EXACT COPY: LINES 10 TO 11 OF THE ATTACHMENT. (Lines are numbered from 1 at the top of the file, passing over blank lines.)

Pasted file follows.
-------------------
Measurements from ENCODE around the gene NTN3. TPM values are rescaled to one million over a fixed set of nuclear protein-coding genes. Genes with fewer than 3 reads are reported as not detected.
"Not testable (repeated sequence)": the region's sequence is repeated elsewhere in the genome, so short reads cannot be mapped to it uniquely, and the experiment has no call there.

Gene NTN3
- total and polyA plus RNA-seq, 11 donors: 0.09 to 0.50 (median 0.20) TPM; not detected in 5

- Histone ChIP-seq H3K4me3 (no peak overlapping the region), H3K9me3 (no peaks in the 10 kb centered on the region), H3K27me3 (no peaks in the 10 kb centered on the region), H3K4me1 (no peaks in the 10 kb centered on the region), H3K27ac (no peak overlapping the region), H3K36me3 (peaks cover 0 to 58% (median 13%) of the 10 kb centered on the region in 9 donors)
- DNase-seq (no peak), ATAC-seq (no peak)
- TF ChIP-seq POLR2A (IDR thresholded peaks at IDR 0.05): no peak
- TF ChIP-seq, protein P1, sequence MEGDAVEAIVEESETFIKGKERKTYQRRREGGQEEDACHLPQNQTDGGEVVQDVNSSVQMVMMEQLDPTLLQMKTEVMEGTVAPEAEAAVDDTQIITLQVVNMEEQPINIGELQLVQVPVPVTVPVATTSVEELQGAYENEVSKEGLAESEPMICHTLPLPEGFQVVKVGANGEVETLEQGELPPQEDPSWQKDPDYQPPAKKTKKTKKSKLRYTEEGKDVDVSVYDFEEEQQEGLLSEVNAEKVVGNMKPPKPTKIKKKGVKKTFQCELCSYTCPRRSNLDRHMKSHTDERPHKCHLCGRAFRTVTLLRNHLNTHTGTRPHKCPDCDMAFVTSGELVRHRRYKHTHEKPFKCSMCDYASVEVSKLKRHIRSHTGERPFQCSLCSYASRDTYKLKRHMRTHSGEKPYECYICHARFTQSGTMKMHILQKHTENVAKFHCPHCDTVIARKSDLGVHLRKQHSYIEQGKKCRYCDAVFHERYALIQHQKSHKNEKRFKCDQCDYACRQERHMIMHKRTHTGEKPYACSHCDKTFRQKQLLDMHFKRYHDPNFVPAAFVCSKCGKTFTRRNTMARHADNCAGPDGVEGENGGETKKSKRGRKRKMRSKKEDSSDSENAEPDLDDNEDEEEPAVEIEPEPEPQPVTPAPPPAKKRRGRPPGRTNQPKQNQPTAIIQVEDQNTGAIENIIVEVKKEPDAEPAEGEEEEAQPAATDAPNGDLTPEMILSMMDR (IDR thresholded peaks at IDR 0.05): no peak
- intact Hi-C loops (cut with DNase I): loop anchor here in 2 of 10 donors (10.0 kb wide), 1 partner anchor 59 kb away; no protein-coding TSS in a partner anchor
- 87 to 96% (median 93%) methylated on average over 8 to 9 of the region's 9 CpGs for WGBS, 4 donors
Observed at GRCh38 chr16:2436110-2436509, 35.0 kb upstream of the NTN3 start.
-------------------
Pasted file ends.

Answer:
- 87 to 96% (median 93%) methylated on average over 8 to 9 of the region's 9 CpGs for WGBS, 4 donors
Observed at GRCh38 chr16:2436110-2436509, 35.0 kb upstream of the NTN3 start.